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Porosity Prediction in Shallow Versus Deep Water Limestones- Primary Porosity Preservation Under Burial Conditions

By
Peter A. Scholle
Peter A. Scholle
U.S. Geological Survey
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Published:
January 01, 1979

Abstract

Preservation of primary porosity is an important factor in many oil and gas fields producing from carbonate rocks. Initial porosities in the range of 30–40% (in grainstones) and 60–75% (in mudstones) are common in carbonate sediments and under a number of circumstances much of this primary porosity can be preserved. However, many factors such as early cementation, compaction, stylolitization and subsurface cementation tend to reduce primary porosity. Thus, we must understand and be able to predict the effects of a variety of diagenetic processes before we can effectively explain the distribution of preserved primary porosity.

Prediction of preserved primary porosity in carbonate rocks is at best a difficult undertaking. Most carbonate hydrocarbon reservoirs drilled have been in shallow-water limestones. In such rocks, depositional patterns are complex and variable, and diagenetic alteration of original sediment textures and compositions may be extreme. Few, if any, general rules can be used to predict the porosity of such carbonate rocks in the absence of drilling data. Even where a significant number of wells have been drilled, useful porosity trends that enable accurate porosity prognostication over even relatively short distances may be difficult to discern.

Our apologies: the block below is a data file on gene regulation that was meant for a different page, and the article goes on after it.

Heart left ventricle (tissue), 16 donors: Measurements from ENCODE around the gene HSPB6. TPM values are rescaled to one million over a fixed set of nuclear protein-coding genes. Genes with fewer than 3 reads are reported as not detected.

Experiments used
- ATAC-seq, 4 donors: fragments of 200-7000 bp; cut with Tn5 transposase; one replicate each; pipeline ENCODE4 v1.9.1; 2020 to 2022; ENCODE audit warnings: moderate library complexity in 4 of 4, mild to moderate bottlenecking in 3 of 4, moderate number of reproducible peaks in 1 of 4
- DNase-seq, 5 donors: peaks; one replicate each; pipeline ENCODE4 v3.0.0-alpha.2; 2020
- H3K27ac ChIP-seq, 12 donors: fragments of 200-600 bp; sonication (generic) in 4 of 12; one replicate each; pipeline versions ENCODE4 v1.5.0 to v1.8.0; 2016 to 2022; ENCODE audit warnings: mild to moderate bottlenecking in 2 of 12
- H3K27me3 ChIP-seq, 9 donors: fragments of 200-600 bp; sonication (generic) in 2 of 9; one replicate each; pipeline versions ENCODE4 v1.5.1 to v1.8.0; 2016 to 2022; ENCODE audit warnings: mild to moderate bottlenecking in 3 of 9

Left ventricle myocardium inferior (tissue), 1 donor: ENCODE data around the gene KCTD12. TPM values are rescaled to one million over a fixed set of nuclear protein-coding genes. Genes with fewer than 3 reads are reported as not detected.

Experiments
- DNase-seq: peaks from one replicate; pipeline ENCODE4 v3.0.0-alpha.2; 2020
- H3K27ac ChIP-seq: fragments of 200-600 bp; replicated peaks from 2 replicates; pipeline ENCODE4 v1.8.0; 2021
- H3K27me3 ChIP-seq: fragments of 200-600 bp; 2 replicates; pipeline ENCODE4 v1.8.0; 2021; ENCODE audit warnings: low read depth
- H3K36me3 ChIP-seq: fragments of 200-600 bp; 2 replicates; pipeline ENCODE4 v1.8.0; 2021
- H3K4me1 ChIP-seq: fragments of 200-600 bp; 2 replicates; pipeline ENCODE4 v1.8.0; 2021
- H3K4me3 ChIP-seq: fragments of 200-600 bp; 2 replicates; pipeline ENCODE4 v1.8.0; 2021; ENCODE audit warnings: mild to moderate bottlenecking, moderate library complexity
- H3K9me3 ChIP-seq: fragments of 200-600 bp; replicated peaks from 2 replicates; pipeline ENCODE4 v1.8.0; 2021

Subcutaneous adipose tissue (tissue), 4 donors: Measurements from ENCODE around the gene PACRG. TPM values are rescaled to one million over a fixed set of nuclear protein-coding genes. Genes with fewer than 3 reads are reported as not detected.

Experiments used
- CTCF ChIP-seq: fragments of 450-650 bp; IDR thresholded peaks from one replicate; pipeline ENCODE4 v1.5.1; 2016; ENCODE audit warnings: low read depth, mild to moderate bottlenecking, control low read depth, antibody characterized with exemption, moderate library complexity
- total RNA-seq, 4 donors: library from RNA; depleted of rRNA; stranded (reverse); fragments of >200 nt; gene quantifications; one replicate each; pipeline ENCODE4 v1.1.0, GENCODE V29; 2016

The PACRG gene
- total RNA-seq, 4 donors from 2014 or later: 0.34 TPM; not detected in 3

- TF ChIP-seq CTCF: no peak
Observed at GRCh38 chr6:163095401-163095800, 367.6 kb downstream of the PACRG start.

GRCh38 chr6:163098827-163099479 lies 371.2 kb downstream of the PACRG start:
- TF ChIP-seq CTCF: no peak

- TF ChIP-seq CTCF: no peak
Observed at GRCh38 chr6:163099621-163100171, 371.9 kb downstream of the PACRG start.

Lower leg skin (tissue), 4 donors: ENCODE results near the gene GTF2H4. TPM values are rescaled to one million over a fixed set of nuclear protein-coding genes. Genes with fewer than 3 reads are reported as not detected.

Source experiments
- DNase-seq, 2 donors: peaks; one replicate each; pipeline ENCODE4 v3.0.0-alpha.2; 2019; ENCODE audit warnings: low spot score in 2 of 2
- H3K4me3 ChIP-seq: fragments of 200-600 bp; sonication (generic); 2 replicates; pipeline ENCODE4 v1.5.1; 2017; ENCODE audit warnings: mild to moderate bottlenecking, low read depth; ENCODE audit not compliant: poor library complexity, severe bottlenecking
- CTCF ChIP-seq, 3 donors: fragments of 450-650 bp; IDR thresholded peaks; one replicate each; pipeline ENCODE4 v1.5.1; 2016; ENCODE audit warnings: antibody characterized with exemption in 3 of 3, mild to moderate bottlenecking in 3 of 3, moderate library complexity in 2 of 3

Deep-water limestones, on the other hand, generally have much more predictable porosity. They have more uniform depositional facies, more predictable primary chemical compositions, and simpler diagenetic alteration patterns than their shallow-water equivalents. Alteration of deep-water limestones is controlled mainly by their maximum burial depth. Average rates for such diagenetic porosity loss can be determined as a function of burial.

Deep-water

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Contents

AAPG Continuing Education Course Notes Series

Geology of Carbonate Porosity

Don Bebout
Don Bebout
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Graham Davies
Graham Davies
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Clyde H. Moore
Clyde H. Moore
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Peter S. Scholle
Peter S. Scholle
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Norman C. Wardlaw
Norman C. Wardlaw
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American Association of Petroleum Geologists
Volume
11
ISBN electronic:
9781629811888
Publication date:
January 01, 1979

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